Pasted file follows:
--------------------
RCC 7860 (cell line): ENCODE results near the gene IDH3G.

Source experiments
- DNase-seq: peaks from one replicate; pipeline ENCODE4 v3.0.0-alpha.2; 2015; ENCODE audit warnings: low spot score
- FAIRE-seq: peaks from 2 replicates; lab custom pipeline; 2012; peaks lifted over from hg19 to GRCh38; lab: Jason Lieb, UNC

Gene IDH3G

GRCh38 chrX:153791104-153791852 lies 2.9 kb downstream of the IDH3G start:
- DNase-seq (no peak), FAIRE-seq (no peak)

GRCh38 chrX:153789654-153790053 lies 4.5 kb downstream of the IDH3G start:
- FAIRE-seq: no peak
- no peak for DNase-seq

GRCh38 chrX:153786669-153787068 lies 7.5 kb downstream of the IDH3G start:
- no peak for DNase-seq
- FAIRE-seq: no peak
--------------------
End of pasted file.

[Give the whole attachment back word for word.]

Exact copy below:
RCC 7860 (cell line): ENCODE results near the gene IDH3G.

Source experiments
- DNase-seq: peaks from one replicate; pipeline ENCODE4 v3.0.0-alpha.2; 2015; ENCODE audit warnings: low spot score
- FAIRE-seq: peaks from 2 replicates; lab custom pipeline; 2012; peaks lifted over from hg19 to GRCh38; lab: Jason Lieb, UNC

Gene IDH3G

GRCh38 chrX:153791104-153791852 lies 2.9 kb downstream of the IDH3G start:
- DNase-seq (no peak), FAIRE-seq (no peak)

GRCh38 chrX:153789654-153790053 lies 4.5 kb downstream of the IDH3G start:
- FAIRE-seq: no peak
- no peak for DNase-seq

GRCh38 chrX:153786669-153787068 lies 7.5 kb downstream of the IDH3G start:
- no peak for DNase-seq
- FAIRE-seq: no peak